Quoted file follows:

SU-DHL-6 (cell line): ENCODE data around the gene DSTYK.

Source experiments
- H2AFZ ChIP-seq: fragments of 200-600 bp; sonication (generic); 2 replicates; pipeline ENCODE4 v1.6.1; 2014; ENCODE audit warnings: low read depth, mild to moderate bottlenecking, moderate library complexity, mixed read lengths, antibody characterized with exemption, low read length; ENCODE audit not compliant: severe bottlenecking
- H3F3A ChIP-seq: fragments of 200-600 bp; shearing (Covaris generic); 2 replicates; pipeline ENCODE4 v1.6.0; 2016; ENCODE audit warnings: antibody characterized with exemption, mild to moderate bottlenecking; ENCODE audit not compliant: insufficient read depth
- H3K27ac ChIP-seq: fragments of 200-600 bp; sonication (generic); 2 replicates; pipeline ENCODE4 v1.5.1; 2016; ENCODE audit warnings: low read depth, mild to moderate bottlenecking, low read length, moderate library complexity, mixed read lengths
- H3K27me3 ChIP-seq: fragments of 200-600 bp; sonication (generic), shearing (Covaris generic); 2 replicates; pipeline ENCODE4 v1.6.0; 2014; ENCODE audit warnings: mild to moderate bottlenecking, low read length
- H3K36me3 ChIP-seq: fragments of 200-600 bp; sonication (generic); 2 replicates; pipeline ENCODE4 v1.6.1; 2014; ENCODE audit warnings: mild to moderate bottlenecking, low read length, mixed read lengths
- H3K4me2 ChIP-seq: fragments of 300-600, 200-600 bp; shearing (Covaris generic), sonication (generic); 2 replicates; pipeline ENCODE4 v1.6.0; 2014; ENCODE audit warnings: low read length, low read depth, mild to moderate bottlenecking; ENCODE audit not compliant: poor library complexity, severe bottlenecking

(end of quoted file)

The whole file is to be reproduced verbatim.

SU-DHL-6 (cell line): ENCODE data around the gene DSTYK.

Source experiments
- H2AFZ ChIP-seq: fragments of 200-600 bp; sonication (generic); 2 replicates; pipeline ENCODE4 v1.6.1; 2014; ENCODE audit warnings: low read depth, mild to moderate bottlenecking, moderate library complexity, mixed read lengths, antibody characterized with exemption, low read length; ENCODE audit not compliant: severe bottlenecking
- H3F3A ChIP-seq: fragments of 200-600 bp; shearing (Covaris generic); 2 replicates; pipeline ENCODE4 v1.6.0; 2016; ENCODE audit warnings: antibody characterized with exemption, mild to moderate bottlenecking; ENCODE audit not compliant: insufficient read depth
- H3K27ac ChIP-seq: fragments of 200-600 bp; sonication (generic); 2 replicates; pipeline ENCODE4 v1.5.1; 2016; ENCODE audit warnings: low read depth, mild to moderate bottlenecking, low read length, moderate library complexity, mixed read lengths
- H3K27me3 ChIP-seq: fragments of 200-600 bp; sonication (generic), shearing (Covaris generic); 2 replicates; pipeline ENCODE4 v1.6.0; 2014; ENCODE audit warnings: mild to moderate bottlenecking, low read length
- H3K36me3 ChIP-seq: fragments of 200-600 bp; sonication (generic); 2 replicates; pipeline ENCODE4 v1.6.1; 2014; ENCODE audit warnings: mild to moderate bottlenecking, low read length, mixed read lengths
- H3K4me2 ChIP-seq: fragments of 300-600, 200-600 bp; shearing (Covaris generic), sonication (generic); 2 replicates; pipeline ENCODE4 v1.6.0; 2014; ENCODE audit warnings: low read length, low read depth, mild to moderate bottlenecking; ENCODE audit not compliant: poor library complexity, severe bottlenecking